Carmine Appice is a giant behind his drum kit. His pioneering thunderous approach to the rock beat has influenced many drummers, including Led Zeppelin’s John Bonham, and his tree trunk sized sound can be heard in such modern-day skin-men as Brian Tichy, Mike Portnoy, Mick Brown, Nicko McBrain and Carmine’s younger brother Vinny. The man is simply a beast.
Gaining his first national recognition with the blues-rock band Vanilla Fudge in the latter part of the 1960’s, Appice went on to drum behind such rockers as Rod Stewart, Jeff Beck, Ozzy Osbourne, John Sykes, Ted Nugent, Mike Bloomfield and Michael Schenker. He has played on millions-selling albums, wrote THE book on drum instruction, published first in 1972 and continuing to sell today in a revised edition, partied with the biggest names in the rock star galaxy and is currently writing his memoirs. As much as Appice loves to share his rock & roll life stories, this book ought to be a doozy.
But on the day I call Appice to talk with him about his career and the new King Kobra record, he is frustrated with his internet company. “First, I couldn’t get on to my email today so I had to call them,” Appice explained. “I spent the whole morning talking to them to get my email straightened out. I was hoping they would do that before you called so I could do the interview. Now, it’s my agents from Vanilla Fudge calling.” Once he finishes with his business call, he is ready and we chat for a few minutes about how much he loves New Orleans and it’s popular treat, beignets – “I love those things, they’re awesome.” And reminisces about the time Vanilla Fudge played a concert there in 1969: “That was the night Martin Luther King was killed. I will always remember that. We dedicated ‘People Get Ready,’ a Vanilla Fudge song, to him that night. There were five or six thousand people there and it was just an amazing gig.”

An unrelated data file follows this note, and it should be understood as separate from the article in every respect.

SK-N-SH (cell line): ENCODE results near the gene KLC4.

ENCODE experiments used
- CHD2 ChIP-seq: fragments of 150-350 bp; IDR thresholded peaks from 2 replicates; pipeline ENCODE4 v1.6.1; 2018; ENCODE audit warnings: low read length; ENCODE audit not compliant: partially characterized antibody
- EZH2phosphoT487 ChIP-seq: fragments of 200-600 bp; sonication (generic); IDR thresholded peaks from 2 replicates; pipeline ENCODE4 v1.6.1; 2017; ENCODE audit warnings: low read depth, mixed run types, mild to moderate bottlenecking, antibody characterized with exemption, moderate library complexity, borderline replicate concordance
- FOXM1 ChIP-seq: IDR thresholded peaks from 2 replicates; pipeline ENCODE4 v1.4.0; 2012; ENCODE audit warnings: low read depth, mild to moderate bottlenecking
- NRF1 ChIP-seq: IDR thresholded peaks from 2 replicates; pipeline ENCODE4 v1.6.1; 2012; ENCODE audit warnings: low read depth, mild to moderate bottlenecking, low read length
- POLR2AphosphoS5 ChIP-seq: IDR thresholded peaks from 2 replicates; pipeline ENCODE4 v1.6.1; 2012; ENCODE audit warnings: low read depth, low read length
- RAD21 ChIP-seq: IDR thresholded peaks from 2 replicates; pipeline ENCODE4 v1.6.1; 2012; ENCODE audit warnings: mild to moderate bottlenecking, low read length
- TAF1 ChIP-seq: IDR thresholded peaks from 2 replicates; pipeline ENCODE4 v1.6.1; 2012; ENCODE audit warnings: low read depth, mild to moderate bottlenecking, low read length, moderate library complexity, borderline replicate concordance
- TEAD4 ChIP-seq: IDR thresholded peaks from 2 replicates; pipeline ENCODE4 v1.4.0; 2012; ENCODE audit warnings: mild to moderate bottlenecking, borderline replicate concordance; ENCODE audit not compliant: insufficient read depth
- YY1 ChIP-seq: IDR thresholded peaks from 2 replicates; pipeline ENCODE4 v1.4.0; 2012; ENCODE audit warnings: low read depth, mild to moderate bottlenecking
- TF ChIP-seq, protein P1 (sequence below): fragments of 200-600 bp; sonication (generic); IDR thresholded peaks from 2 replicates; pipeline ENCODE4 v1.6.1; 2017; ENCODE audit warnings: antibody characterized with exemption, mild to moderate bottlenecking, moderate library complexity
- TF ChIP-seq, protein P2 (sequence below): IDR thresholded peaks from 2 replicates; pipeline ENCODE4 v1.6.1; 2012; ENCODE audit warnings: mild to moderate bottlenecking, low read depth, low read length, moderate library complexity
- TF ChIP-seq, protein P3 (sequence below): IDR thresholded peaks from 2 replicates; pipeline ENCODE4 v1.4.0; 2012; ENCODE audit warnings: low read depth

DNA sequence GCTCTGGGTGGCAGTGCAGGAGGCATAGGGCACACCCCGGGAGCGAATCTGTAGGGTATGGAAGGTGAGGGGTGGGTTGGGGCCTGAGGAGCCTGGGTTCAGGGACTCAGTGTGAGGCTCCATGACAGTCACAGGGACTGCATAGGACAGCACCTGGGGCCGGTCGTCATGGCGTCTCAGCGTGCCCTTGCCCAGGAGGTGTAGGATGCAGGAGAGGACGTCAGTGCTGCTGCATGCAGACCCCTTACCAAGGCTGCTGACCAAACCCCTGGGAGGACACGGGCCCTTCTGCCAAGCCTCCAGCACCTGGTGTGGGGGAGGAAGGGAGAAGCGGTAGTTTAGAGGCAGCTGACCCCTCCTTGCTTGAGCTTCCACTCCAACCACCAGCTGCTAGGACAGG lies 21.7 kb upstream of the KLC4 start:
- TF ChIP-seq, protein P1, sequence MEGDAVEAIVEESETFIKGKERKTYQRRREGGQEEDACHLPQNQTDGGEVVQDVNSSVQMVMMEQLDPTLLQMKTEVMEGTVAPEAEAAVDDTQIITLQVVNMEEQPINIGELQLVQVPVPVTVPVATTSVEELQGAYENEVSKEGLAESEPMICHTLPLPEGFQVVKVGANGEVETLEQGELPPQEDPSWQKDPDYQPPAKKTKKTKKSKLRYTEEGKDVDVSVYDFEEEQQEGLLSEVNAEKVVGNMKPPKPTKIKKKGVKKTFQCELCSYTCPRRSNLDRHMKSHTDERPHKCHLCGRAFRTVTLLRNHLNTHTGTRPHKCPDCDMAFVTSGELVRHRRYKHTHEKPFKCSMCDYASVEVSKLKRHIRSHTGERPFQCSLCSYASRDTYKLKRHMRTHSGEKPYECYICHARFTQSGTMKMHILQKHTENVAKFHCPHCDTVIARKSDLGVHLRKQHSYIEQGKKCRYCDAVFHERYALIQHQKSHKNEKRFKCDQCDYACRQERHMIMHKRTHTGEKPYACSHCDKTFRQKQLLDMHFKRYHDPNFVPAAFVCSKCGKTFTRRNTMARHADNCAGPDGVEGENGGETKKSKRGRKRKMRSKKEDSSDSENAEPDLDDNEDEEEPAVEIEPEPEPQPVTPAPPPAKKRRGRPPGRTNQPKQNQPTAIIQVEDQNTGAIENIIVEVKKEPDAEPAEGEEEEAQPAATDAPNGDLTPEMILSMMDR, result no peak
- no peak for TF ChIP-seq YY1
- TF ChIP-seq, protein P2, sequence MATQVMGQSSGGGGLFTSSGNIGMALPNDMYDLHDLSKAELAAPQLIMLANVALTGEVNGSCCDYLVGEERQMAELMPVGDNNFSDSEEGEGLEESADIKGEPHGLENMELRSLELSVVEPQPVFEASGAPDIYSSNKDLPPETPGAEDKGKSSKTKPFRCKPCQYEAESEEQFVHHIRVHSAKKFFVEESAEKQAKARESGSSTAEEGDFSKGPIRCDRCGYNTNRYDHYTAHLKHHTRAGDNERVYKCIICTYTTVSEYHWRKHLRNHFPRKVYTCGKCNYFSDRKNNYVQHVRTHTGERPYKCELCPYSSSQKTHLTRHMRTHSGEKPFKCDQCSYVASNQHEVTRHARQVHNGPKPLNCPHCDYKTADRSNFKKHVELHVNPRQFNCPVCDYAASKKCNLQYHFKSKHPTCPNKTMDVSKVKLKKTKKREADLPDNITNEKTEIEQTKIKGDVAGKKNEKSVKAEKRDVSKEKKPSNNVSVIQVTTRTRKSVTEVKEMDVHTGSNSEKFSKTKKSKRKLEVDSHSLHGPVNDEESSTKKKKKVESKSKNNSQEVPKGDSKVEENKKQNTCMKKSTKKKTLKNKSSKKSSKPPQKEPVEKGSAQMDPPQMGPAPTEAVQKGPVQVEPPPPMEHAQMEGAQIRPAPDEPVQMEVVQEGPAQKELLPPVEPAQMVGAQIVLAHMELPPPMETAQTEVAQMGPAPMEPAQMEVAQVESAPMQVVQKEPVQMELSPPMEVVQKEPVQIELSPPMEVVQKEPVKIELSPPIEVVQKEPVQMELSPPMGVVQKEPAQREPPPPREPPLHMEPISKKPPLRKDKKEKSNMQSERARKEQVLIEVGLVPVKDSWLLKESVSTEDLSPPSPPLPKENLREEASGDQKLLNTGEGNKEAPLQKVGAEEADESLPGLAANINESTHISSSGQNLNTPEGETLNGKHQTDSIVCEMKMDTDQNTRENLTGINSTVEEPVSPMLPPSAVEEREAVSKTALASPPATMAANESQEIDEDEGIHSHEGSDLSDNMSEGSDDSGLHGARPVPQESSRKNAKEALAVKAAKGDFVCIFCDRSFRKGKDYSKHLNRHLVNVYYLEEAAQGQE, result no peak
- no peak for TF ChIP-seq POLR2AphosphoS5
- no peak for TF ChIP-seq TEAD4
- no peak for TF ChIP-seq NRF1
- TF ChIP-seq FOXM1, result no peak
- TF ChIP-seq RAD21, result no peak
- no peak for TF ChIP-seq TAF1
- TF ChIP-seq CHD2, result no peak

But Appice doesn’t find that there’s much honest-to-goodness rock out there on today’s radio. There’s too much pop, although he does like Taylor Swift. “She’s a good artist,” he admits, “but most of them are so fucking useless. They have songs that you can’t even remember. Not like when we had songs. I don’t know how old you are but in my day, you know, starting from the 60’s up, there were so many great songs; all the Motown songs and Atlantic Records songs; Aretha Franklin and Otis Redding. There isn’t any of that anymore. It used to be where you’re driving along and you hear music on the radio and you had new artists that were creative and really cool and identifiable. You heard bands like the Rolling Stones and you knew when the Rolling Stones came on, you could identify them. You knew when Pink Floyd came on, you knew when Led Zeppelin came on, and Vanilla Fudge, Rod Stewart. Now, these people come on Top 40 and they all sound the same. You don’t know who is who. And they don’t identify anybody either on the radio (laughs). Even if it’s something you liked, you don’t know who it is because they never identify it. I don’t understand how these groups get big today.”